Russian lawmaker expects crypto issuance to surge in 2021
Russia's first cryptocurrency law will take into effect next year.
Sat, 26 Dec 2020, 08:36 am UTC
Russia’s crypto industry is bound to experience massive changes next year as the country’s cryptocurrency law takes into effect. For instance, the head of the parliamentary committee on financial markets predicts that there will be a “surge in token issuance” in 2021.
Head of the Russian parliamentary committee and author of the country’s first crypto law Anatoly Aksakov said that a “big number of large enterprises” had requested the State Duma to implement the new legislation as soon as possible, according to Bitcoin.com. Aksakov also mentioned that these businesses are already planning to issue stablecoins.
The promulgation of the new crypto law is expected to happen on January 1, 2021. Some of the interested firms are reportedly from Russia’s financial industry while others are engaged in mineral exploitation seeking to tokenize their processes.
Aksakov also expressed his optimism on the positive impact of a Russian central bank digital currency (CBDC) will have on the country’s financial sector. “From my point of view, digital ruble is one of the future forms of our ruble, and it should contribute to the development of the financial assets market,” the lawmaker added.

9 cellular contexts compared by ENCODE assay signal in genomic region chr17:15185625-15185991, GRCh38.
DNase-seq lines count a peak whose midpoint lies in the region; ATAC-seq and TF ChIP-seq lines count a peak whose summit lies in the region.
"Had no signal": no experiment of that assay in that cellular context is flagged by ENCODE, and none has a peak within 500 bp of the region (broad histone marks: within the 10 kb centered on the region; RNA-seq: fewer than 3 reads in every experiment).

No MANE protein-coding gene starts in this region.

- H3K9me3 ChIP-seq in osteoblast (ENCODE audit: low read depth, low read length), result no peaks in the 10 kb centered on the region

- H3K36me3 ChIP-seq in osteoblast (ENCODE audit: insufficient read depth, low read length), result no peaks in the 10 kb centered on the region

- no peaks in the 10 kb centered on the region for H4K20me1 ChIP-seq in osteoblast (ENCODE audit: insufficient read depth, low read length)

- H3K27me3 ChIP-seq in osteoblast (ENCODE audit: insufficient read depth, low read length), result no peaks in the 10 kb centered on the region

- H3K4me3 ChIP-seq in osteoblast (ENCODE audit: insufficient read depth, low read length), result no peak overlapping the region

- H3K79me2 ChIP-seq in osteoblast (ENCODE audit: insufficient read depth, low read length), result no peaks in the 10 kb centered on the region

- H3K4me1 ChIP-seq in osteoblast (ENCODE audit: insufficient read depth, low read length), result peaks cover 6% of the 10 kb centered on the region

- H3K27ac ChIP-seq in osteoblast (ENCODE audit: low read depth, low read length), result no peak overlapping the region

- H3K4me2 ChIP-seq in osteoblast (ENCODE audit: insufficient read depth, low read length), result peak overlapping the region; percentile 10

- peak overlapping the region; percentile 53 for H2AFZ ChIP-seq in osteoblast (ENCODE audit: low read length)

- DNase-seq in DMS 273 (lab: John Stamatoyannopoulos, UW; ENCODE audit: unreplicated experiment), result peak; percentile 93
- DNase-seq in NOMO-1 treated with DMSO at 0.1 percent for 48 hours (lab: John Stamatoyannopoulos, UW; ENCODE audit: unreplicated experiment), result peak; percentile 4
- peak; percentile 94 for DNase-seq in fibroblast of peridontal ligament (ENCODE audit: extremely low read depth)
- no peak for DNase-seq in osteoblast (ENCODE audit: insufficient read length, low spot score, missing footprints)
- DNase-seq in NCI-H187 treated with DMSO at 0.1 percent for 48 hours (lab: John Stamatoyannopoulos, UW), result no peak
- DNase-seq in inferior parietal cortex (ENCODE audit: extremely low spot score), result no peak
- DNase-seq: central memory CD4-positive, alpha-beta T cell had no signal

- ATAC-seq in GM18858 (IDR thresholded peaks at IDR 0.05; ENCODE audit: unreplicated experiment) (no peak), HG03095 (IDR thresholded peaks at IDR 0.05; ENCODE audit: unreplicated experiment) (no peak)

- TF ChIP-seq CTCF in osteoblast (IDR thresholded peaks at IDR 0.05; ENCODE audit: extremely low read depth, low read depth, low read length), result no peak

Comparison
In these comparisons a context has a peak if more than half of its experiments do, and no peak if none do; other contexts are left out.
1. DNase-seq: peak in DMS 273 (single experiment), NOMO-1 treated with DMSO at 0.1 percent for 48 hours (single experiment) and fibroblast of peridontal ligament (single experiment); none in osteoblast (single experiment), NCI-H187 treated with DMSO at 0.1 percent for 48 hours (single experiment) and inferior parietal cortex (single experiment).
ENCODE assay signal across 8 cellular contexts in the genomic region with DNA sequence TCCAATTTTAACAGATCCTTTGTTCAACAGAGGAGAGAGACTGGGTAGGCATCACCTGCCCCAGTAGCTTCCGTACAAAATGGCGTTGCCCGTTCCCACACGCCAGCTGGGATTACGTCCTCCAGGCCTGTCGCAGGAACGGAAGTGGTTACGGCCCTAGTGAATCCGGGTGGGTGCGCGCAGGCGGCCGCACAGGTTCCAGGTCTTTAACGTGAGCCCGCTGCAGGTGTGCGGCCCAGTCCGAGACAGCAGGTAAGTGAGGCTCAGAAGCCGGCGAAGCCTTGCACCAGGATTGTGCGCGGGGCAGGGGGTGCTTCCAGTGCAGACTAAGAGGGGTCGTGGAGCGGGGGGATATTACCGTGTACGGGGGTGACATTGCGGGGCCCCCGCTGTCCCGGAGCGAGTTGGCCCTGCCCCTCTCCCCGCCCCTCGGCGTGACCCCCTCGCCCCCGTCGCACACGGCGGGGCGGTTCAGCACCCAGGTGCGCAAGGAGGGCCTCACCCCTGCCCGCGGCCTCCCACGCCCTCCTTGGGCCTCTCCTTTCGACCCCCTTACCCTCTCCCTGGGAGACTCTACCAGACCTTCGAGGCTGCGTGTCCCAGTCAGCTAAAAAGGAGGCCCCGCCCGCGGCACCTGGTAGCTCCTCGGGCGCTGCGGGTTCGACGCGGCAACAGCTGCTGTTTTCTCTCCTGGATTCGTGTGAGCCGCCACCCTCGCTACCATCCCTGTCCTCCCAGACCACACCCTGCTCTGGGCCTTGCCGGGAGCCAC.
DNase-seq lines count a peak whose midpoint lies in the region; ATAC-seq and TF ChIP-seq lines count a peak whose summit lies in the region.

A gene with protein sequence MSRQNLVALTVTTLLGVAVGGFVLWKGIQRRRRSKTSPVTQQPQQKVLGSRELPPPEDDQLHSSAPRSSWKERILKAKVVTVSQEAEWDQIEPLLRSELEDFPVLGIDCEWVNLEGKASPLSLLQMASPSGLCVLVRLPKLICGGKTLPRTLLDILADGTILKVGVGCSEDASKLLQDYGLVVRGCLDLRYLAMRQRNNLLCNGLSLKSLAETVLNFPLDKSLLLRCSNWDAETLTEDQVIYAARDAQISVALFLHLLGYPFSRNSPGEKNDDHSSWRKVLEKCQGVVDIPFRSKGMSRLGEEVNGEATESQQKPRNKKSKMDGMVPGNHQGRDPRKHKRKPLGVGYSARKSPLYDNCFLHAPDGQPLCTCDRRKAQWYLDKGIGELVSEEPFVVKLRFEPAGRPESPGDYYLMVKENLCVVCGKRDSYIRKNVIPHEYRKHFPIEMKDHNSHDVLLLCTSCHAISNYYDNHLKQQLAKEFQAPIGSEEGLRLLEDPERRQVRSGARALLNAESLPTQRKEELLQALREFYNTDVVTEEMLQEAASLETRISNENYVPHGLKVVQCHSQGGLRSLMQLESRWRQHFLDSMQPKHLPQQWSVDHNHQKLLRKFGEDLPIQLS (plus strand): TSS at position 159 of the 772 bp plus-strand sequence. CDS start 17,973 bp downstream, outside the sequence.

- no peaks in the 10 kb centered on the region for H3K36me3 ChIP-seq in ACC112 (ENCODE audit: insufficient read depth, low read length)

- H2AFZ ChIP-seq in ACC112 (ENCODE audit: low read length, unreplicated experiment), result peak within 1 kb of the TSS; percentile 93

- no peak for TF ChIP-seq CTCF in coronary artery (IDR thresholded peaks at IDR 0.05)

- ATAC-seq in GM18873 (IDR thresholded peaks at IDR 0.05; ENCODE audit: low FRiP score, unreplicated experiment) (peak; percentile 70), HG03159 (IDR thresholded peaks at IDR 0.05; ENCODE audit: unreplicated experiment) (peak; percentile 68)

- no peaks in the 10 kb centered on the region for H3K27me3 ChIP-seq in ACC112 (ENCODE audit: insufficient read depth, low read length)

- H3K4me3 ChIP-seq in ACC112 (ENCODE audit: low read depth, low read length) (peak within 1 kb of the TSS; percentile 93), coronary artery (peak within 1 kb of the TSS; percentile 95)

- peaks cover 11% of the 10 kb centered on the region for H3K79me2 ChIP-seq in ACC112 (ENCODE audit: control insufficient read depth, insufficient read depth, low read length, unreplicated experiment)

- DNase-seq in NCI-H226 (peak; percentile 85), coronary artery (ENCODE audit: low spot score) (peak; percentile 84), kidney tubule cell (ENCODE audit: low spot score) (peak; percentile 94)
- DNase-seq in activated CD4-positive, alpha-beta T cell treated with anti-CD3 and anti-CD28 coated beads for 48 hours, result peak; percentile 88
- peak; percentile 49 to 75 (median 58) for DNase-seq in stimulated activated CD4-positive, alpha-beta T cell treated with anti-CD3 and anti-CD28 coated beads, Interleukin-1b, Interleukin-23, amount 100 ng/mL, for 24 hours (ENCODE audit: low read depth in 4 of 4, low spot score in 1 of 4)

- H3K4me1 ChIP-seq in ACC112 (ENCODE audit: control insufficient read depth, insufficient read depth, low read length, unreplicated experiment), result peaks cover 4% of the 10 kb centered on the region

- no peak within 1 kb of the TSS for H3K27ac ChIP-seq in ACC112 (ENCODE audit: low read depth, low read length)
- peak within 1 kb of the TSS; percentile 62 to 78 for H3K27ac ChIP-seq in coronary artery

The Central Bank of the Russian Federation, also known as the Bank of Russia, already revealed its plans to conduct a central bank digital currency (CBDC) pilot sometime in 2021. The financial regulator announced on October 13 that it will hold a public consultation on the matter which will end on December 31, 2020.
In July, Russian President Vladimir Putin signed into law a bill that will regulate digital financial asset transactions (DFA). The new regulation will give legal status to cryptocurrency as a type of property but won’t allow it as a means of payment.
Under the new law, digital currency “is recognized as an aggregate of electronic data capable of being accepted as the payment means, not being the monetary unit of the Russian Federation or a foreign state, and as investments.” However, the new legislation also pointed out that “digital currency cannot be used at the same time to pay for any goods and services.”
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